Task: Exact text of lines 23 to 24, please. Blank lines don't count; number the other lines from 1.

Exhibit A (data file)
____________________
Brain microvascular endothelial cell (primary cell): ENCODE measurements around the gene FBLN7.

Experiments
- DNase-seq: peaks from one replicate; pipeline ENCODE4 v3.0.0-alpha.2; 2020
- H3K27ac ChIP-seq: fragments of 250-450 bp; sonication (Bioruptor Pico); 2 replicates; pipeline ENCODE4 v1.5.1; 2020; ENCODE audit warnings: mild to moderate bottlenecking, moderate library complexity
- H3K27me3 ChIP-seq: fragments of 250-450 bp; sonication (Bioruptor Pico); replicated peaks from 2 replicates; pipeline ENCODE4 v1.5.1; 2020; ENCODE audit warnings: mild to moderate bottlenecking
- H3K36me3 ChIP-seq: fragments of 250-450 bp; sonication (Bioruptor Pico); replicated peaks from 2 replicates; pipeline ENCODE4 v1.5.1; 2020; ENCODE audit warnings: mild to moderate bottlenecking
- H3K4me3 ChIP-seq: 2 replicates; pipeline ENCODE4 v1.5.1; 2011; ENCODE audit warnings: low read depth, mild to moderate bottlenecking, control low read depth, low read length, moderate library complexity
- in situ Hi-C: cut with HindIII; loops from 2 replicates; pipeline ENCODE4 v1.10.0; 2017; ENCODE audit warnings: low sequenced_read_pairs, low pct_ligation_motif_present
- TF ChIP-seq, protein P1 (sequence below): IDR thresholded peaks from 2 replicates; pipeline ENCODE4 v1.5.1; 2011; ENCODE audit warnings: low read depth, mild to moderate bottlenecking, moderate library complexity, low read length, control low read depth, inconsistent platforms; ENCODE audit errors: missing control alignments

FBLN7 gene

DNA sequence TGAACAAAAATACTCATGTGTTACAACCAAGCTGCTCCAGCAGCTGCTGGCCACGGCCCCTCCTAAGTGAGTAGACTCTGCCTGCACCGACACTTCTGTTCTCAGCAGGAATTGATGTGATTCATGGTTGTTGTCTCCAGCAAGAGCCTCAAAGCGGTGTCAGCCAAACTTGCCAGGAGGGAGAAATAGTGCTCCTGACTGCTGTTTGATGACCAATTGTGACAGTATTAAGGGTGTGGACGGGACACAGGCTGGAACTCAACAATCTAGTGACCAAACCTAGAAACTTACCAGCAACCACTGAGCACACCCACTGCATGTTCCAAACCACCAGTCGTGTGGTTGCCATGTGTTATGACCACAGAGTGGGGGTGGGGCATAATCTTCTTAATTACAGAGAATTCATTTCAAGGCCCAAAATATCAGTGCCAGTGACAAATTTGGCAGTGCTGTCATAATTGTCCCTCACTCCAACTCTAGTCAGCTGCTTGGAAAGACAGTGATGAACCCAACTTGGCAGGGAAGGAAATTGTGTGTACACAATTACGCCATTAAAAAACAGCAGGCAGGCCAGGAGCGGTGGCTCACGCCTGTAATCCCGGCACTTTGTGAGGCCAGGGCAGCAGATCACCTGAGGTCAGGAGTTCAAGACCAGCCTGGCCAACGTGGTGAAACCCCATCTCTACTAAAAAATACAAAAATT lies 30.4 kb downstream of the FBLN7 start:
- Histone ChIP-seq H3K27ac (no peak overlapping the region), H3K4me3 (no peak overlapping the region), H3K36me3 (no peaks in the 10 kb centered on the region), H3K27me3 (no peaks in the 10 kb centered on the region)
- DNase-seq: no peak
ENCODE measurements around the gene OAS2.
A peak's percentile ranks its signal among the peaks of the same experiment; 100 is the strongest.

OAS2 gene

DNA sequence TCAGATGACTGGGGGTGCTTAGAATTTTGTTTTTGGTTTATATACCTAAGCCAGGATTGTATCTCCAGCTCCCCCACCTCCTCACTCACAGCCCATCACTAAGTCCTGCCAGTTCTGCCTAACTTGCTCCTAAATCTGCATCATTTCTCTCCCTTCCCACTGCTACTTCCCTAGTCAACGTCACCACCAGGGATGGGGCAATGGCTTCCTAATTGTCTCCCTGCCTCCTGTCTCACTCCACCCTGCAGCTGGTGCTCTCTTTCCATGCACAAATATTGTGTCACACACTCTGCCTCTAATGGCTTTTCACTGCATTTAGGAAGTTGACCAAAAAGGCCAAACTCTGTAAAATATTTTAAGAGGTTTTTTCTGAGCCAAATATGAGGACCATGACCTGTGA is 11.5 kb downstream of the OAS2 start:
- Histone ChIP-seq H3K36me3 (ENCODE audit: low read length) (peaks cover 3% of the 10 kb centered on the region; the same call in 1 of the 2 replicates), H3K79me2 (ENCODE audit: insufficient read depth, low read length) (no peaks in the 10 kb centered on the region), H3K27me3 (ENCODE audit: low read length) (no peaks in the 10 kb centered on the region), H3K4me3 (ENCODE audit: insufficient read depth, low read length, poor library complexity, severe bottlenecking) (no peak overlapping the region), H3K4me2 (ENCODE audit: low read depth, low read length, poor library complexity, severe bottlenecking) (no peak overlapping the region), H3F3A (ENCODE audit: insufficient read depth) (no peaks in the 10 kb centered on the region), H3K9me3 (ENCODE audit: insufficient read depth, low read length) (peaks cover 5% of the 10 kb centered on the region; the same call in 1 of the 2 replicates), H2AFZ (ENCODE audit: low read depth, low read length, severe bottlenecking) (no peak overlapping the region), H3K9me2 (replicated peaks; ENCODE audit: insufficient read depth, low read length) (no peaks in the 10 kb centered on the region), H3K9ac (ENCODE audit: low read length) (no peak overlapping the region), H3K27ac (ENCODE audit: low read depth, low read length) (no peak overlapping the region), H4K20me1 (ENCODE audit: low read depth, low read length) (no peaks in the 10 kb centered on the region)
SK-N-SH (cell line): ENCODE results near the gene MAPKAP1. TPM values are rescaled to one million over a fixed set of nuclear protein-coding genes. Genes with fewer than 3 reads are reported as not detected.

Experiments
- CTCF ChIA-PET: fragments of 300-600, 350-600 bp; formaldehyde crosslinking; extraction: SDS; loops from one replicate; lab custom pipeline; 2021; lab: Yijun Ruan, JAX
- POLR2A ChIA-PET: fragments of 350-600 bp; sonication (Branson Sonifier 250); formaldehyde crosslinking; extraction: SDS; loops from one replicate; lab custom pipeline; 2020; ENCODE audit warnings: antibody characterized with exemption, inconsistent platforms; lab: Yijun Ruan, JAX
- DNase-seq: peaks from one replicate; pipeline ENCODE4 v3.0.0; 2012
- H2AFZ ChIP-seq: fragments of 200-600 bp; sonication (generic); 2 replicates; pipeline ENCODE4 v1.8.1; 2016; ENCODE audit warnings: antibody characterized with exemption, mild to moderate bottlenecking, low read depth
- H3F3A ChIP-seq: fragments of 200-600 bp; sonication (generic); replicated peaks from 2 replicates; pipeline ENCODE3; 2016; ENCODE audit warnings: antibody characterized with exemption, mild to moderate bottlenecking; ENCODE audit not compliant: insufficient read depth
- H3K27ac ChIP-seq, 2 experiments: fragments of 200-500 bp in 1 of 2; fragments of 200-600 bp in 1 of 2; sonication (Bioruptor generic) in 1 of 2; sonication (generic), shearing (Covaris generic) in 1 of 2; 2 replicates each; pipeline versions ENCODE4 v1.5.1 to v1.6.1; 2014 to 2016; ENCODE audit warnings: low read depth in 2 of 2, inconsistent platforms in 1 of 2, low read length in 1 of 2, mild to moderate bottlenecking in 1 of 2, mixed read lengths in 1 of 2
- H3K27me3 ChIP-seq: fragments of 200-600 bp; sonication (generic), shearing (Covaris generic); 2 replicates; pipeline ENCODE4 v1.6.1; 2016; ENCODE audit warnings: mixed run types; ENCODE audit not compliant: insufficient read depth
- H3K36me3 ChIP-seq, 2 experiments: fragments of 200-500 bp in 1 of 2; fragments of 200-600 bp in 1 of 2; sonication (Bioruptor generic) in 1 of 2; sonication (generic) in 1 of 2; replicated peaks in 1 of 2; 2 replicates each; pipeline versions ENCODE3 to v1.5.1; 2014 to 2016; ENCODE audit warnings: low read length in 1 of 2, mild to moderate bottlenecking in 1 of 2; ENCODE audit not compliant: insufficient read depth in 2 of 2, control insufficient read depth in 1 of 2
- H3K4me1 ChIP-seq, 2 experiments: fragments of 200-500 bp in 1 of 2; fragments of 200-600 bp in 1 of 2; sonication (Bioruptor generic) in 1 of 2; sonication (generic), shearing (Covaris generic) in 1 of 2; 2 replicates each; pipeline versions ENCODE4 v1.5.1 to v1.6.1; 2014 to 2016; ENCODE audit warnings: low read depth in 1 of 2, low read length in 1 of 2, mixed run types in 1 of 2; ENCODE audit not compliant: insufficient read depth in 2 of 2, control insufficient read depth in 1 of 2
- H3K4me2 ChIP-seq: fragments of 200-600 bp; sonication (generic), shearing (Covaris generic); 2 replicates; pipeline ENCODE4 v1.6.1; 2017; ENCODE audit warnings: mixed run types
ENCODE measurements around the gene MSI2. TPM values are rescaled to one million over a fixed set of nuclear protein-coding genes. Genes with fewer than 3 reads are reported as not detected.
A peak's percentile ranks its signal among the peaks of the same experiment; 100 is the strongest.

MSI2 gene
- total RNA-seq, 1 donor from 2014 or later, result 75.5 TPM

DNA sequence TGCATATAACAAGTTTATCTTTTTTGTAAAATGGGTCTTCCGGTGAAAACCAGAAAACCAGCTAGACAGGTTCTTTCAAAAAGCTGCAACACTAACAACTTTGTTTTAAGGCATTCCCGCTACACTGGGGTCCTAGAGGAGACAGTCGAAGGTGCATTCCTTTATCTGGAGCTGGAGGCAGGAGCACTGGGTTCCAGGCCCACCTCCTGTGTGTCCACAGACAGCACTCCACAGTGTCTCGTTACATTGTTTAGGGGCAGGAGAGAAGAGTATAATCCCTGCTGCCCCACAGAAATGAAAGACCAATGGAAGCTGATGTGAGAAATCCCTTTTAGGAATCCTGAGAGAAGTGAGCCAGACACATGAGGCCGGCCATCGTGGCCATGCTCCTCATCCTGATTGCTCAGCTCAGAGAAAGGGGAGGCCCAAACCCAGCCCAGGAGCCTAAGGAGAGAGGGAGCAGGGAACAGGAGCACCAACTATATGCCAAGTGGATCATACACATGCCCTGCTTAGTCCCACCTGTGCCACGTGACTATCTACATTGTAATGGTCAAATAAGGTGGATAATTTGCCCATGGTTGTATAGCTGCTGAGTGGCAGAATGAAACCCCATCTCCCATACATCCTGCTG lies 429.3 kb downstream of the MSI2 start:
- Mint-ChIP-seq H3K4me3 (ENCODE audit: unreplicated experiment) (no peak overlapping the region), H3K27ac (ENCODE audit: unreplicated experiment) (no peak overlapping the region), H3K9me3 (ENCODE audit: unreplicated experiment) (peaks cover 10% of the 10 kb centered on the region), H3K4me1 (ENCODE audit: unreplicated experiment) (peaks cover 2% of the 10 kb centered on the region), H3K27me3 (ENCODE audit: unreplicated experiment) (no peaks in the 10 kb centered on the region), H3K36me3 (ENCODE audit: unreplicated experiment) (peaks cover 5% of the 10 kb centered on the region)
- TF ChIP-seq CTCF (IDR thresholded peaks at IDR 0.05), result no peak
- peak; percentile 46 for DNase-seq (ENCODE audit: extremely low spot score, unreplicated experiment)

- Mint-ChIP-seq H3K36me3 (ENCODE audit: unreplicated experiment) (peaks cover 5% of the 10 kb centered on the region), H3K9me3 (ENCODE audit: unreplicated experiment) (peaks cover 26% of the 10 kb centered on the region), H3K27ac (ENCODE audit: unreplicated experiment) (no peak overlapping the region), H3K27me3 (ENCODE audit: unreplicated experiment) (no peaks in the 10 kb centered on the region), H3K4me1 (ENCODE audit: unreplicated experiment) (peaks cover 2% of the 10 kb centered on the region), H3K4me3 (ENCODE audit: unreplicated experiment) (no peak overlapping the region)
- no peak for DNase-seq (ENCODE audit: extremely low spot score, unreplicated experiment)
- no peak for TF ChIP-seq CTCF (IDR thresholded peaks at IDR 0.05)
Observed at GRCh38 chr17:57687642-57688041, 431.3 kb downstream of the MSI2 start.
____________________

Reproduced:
- DNase-seq: peaks from one replicate; pipeline ENCODE4 v3.0.0; 2012
- H2AFZ ChIP-seq: fragments of 200-600 bp; sonication (generic); 2 replicates; pipeline ENCODE4 v1.8.1; 2016; ENCODE audit warnings: antibody characterized with exemption, mild to moderate bottlenecking, low read depth